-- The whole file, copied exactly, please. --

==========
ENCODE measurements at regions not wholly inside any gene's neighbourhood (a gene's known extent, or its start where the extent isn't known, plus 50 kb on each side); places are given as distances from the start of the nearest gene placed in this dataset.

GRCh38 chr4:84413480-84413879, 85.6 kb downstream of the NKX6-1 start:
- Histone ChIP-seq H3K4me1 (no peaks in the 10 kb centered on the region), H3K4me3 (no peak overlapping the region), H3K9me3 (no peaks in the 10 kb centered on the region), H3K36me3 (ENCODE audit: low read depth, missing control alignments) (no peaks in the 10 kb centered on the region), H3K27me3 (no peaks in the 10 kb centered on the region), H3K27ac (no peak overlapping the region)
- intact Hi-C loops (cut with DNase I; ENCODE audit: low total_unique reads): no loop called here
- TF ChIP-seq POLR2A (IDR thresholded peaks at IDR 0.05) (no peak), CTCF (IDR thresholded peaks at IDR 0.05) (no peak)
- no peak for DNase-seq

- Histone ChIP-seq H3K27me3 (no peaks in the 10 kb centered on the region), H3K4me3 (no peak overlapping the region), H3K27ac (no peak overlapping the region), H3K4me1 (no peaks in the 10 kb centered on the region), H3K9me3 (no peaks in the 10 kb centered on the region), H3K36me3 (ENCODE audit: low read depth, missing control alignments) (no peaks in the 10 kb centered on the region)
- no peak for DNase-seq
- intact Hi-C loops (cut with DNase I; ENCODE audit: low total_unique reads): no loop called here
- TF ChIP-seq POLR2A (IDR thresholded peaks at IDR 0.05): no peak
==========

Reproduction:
ENCODE measurements at regions not wholly inside any gene's neighbourhood (a gene's known extent, or its start where the extent isn't known, plus 50 kb on each side); places are given as distances from the start of the nearest gene placed in this dataset.

GRCh38 chr4:84413480-84413879, 85.6 kb downstream of the NKX6-1 start:
- Histone ChIP-seq H3K4me1 (no peaks in the 10 kb centered on the region), H3K4me3 (no peak overlapping the region), H3K9me3 (no peaks in the 10 kb centered on the region), H3K36me3 (ENCODE audit: low read depth, missing control alignments) (no peaks in the 10 kb centered on the region), H3K27me3 (no peaks in the 10 kb centered on the region), H3K27ac (no peak overlapping the region)
- intact Hi-C loops (cut with DNase I; ENCODE audit: low total_unique reads): no loop called here
- TF ChIP-seq POLR2A (IDR thresholded peaks at IDR 0.05) (no peak), CTCF (IDR thresholded peaks at IDR 0.05) (no peak)
- no peak for DNase-seq

- Histone ChIP-seq H3K27me3 (no peaks in the 10 kb centered on the region), H3K4me3 (no peak overlapping the region), H3K27ac (no peak overlapping the region), H3K4me1 (no peaks in the 10 kb centered on the region), H3K9me3 (no peaks in the 10 kb centered on the region), H3K36me3 (ENCODE audit: low read depth, missing control alignments) (no peaks in the 10 kb centered on the region)
- no peak for DNase-seq
- intact Hi-C loops (cut with DNase I; ENCODE audit: low total_unique reads): no loop called here
- TF ChIP-seq POLR2A (IDR thresholded peaks at IDR 0.05): no peak